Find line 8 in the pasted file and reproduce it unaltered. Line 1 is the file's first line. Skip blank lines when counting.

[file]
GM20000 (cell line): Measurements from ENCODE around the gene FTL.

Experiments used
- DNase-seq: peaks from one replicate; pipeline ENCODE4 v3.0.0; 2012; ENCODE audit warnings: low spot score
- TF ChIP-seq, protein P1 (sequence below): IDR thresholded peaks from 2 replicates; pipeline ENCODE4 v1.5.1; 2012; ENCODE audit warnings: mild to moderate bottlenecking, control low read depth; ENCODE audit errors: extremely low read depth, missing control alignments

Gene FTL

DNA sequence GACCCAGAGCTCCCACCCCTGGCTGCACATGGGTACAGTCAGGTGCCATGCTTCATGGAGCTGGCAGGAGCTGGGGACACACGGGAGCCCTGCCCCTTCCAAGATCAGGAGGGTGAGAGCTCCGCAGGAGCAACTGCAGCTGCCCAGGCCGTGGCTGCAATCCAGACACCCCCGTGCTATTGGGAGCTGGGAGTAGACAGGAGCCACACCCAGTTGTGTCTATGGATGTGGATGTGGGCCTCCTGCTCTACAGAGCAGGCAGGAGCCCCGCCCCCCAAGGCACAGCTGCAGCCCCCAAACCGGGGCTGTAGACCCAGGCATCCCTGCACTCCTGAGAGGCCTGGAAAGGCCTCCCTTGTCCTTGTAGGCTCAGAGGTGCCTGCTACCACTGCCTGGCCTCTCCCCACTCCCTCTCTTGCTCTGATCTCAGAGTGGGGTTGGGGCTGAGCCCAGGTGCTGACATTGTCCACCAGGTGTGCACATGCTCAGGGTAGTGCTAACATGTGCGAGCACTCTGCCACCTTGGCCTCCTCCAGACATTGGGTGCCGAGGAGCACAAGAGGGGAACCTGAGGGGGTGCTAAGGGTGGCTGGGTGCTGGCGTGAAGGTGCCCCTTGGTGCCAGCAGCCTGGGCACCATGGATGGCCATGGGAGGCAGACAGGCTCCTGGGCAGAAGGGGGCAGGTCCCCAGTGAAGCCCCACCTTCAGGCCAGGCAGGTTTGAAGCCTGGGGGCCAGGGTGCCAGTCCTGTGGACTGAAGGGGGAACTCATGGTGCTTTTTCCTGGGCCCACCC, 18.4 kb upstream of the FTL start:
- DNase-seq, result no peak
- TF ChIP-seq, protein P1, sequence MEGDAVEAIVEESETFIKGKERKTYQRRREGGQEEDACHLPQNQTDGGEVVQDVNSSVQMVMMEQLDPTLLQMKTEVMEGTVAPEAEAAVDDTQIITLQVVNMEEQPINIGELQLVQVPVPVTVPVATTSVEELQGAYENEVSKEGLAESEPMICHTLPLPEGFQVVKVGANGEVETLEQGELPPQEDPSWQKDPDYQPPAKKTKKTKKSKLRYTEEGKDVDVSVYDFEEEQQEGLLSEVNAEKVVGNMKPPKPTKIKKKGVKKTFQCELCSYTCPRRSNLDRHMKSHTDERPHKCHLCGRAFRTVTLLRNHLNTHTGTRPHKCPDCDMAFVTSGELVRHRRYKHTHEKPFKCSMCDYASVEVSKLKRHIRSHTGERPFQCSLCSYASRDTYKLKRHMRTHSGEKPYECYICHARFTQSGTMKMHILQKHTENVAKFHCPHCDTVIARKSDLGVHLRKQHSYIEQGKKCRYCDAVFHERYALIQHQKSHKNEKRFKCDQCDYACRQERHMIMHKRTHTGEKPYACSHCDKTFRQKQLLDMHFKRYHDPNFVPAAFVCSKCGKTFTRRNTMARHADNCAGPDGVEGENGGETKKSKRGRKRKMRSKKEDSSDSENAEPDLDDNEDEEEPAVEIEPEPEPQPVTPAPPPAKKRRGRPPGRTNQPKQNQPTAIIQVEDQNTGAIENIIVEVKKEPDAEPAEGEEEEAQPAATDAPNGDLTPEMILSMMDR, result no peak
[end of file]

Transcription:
- TF ChIP-seq, protein P1, sequence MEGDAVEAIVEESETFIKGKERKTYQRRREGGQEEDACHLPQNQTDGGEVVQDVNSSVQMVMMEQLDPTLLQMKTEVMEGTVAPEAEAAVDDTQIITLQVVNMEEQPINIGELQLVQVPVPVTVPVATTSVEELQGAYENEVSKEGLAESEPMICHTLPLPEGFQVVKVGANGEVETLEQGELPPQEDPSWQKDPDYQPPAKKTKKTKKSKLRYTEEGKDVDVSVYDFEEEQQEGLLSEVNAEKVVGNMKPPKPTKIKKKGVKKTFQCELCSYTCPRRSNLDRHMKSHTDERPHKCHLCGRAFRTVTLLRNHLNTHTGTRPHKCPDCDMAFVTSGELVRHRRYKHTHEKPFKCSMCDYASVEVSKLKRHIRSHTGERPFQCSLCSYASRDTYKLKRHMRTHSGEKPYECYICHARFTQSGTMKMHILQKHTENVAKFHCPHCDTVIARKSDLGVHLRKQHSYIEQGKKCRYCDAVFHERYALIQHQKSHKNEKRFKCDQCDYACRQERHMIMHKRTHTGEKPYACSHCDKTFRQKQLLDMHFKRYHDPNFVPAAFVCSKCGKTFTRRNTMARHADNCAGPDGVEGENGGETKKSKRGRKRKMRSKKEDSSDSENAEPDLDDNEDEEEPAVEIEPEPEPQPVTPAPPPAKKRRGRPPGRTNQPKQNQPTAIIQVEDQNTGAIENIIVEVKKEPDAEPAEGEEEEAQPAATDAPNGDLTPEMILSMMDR, result no peak